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Doctor Who Novellas: Blood and Hope

by Iain McLaughlin

(Telos Publishing, £25.00, 89 pages, deluxe signed, limited edition hardback, also available as standard edition hardback priced £10.00, published February 2004.)

Review by Russell Cook

The penultimate Telos Novella is set in the American Civil War. Events are described in a series of letters and archive extracts detailing the events at the beginning of the conflict before moving swiftly on to the last few weeks of this so bloody of battles. This fifth Doctor and Peri story has the added bonus of the Big Finish companion Erimem, so Doctor Who crosses its own canon barriers as the adventure unfolds.

Families were divided during the war, people had their own agendas, and racism was at its height, but Erimem, an Egyptian by descent, is not turned away from a guest house when money is offered. Iain Mclaughlin writes these scenes well, focussing on Peri having to treat her friend as a slave. It strengthens their friendship rather than diminishing it as the diary extracts reveal.

All the characters are depicted well and all go through life-changing experiences as the effects of the war feed on their personalities for good and bad. From Paul at the start; madly in love with Abby, his fight left him with nothing, his life force drained until he is given a helping hand by The Doctor; through to the thoroughly unlikeable Colonel Jubal Eustace. The Colonel doesn't have a redeeming feature: he epitomizes what is wrong with this war, any war, a man who wants power and control, the power to kill. His madness is frightening, and eventually pushes Peri too far.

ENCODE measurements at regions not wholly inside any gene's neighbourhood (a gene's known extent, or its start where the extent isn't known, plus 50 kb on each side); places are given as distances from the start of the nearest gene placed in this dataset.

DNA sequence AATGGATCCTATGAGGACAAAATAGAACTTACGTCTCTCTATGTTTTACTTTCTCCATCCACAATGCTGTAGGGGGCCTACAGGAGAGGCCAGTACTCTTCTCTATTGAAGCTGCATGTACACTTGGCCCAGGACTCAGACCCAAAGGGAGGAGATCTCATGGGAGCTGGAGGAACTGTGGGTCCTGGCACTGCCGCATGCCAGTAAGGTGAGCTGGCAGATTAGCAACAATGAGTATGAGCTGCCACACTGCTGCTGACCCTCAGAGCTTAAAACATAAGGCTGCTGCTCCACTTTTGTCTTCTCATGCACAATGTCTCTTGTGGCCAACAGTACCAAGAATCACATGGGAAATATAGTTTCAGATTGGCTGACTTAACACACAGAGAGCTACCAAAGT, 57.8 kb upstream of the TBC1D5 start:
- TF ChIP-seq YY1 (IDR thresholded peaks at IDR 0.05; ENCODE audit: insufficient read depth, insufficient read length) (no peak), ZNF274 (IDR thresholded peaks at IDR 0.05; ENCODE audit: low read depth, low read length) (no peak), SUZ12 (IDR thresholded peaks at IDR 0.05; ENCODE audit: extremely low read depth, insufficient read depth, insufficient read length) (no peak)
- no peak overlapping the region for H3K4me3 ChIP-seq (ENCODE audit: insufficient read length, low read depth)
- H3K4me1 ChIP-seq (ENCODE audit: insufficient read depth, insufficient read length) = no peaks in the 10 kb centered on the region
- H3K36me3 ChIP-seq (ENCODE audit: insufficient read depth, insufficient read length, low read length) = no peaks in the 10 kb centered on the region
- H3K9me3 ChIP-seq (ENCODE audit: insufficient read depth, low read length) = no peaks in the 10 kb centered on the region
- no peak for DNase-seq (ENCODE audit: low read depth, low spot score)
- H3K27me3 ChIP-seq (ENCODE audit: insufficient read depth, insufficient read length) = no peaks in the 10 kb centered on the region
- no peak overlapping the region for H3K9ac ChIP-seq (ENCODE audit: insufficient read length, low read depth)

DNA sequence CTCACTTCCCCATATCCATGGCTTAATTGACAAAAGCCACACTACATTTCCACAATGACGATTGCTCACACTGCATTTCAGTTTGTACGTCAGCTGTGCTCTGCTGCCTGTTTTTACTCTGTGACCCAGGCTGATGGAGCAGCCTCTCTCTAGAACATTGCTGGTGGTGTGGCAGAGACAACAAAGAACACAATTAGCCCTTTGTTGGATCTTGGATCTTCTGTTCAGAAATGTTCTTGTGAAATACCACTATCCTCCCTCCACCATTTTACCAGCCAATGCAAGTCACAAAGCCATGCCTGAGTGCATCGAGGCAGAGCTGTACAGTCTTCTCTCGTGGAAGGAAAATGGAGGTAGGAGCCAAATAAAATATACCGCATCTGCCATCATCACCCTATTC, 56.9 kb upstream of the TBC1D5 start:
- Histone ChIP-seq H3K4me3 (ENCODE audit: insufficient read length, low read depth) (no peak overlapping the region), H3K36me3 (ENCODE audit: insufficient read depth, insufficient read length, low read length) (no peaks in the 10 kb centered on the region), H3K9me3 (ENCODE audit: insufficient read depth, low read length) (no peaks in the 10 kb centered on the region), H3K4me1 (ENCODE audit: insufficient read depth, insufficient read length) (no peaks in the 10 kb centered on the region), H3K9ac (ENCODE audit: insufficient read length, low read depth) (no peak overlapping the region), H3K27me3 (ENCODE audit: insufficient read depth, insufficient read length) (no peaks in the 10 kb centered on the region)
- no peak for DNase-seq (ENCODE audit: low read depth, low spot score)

The Fifth Doctor fits beautifully into this story, his natural compassion and easygoing nature are pushed to the limit, and we see a hint of The Doctor's dark side. He is totally in control despite wrestling with his desire to tell President Lincoln the tragic events that will occur in just a few short days...

A powerful, emotional story of the human condition, this tale gives an insight into war and its effects. Iain Mclaughlin should be congratulated. One to make you think: pass this book onto a friend.

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